The design was a retrospective study of subjects who presented to the clinic between October 2012 and March 2013. The study population comprised patients attending LAUTECH Teaching Hospital (LTH) Eye Clinic, Osogbo, Osun State.

All registered routinely booked patients aged 17 years and above were included in the study; while those aged 16 years and below, subjects who presented as emergencies, and subjects who registered before and after the study period were excluded. These information were obtained from the eye clinic medical records. Case notes of eligible subjects were retrieved from the hospital’s medical records department. Demographic data such as age, and sex were obtained. Recorded VA for distance, unaided and aided with pinhole or correction were noted. Any VA improvement by at least one line with pinhole was considered to be a case of refractive error. Blindness and visual impairment (VI) according to WHO classification was used, where presenting VA of <3/60 to NPL in the better eye was blindness, SVI was VA <6/60-3/60) and moderate visual impairment (MVI) was 6/24-6/60.[1] Findings of anterior and posterior segment examination of the eyes using slit lamp biomicroscope with + 78D lens and or binocular indirect ophthalmoscope were extracted and recorded. Refraction results were extracted. Other causes of VI and blindness were also noted.

Data were analyzed using Statistical Package for the Social Sciences version (SPSS Chicago, Illinois) 16. 2 software. Descriptive analysis was carried out to determine means and standard deviation. Chi-square, P values and confidence intervals (CI) were derived for statistical significance.

Results

Six hundred and seventeen cases including 306/617 (49.6%) males and 311/617 (50.4%) females were analyzed. The most frequently occurring age groups were the 51-60 years 120/617 (19.4%) and the 61-70 years 115/617 (18.6%). The age group-gender distribution with χ2 = 13.53, P = 0.04 is shown in Table 1.

Gender   Age-group (in years) frequency and percentages
>16-20 21-30 31-40 41-50 51-60 61-70 >70 Total (%)
Male 32 (52.5) 45 (46.9) 30 (35.3) 37 (45.7) 66 (55.0) 59 (51.3) 37 (62.7) 306 (49.6)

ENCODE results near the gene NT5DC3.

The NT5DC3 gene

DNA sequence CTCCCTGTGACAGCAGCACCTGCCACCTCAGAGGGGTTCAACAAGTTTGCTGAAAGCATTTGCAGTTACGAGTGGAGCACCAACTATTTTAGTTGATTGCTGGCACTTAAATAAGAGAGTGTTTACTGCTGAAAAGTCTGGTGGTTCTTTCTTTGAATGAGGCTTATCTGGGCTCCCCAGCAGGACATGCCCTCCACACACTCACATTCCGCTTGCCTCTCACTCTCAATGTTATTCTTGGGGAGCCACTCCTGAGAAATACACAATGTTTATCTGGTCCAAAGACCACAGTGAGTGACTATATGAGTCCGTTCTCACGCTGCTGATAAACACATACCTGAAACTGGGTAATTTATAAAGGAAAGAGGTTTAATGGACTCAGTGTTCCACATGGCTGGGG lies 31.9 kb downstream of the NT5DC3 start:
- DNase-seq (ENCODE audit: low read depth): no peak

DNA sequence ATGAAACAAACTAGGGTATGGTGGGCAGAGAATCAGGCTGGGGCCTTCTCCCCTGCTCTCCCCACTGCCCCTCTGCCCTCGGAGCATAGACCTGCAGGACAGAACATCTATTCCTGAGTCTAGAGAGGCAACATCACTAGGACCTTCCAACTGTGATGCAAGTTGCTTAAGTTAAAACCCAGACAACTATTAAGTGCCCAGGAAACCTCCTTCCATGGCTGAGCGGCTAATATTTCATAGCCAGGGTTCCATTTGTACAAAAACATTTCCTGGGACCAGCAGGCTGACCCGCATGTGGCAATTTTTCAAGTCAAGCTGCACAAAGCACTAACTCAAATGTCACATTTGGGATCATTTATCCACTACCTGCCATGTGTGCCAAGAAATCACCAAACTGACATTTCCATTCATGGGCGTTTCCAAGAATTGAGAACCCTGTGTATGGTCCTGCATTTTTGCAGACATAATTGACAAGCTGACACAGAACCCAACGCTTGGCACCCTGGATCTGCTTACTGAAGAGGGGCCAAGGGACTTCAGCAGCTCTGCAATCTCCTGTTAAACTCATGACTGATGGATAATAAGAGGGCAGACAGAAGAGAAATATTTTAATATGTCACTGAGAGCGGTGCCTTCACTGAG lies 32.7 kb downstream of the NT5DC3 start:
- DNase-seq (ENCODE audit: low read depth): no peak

Female 29 (47.5) 51 (53.1) 55 (64.7) 44 (54.3) 54 (45.0) 56 (48.7) 22 (37.3) 311 (50.4)
Total 61 (9.9) 96 (15.6) 85 (13.8) 81 (13.1) 120 (19.4) 115 (18.6) 59 (9.6) 617 (100)

Table 1: Distribution of gender by age-group

The distribution of VA according to WHO classification shows the proportion of the visually impaired and the blinds [Table 2].

VI and BL Frequency Percentage 95% CI
VI (6/24-6/60) 316 51.2 47.3-55.1
SVI (<6/60-3/60) 125 20.2 17.1-23.4
BL (<3/60-NPL) 176 28.5 25.0-32.1
Total 617 100  

Table 2: Distribution of WHO categories of VI and BL

Following cross tabulations, more females presented with refractive errors 79/311 (66.4%, CI: 57.90-74.80) while more males presented with trauma 32/306 (78.0%, CI: 65.38-90.72). χ2 = 33.68, P < 0.001 The commonest causes of blindness and VI are also shown in Table 3.

Causes   Gender (%) Total (%)     95% CI  
Male Female
Corneal opacity 22 (53.7) 19 (43.6) 41(6.6) 4.7-8.6
Refractive error 40 (33.6) 79 (66.4) 119(19.3) 16.2-22.4
Chorioretinal scar 5 (45.5) 6 (55.5) 11 (1.8)  
Trauma 32 (78.0) 9 (22.0) 41 (6.6) 4.7-8.6
Glaucoma 76 (61.3) 48 (38.7) 124(20.1) 16.9-23.3
Retinitis pigmentosa 5 (50.0) 5 (50.0) 10 (1.6)  
Globe abnormality 3 (50.0) 3 (50.0) 6 (1.0)  
Cataract 105 (46.7) 120 (53.3) 225(36.5) 32.7-40.3
Others 18 (45.0) 22 (55.0) 40 (6.5)  
Total 306 (49.6) 311 (50.4) 617 (100)  

Table 3: Gender distribution of causes of BL and VI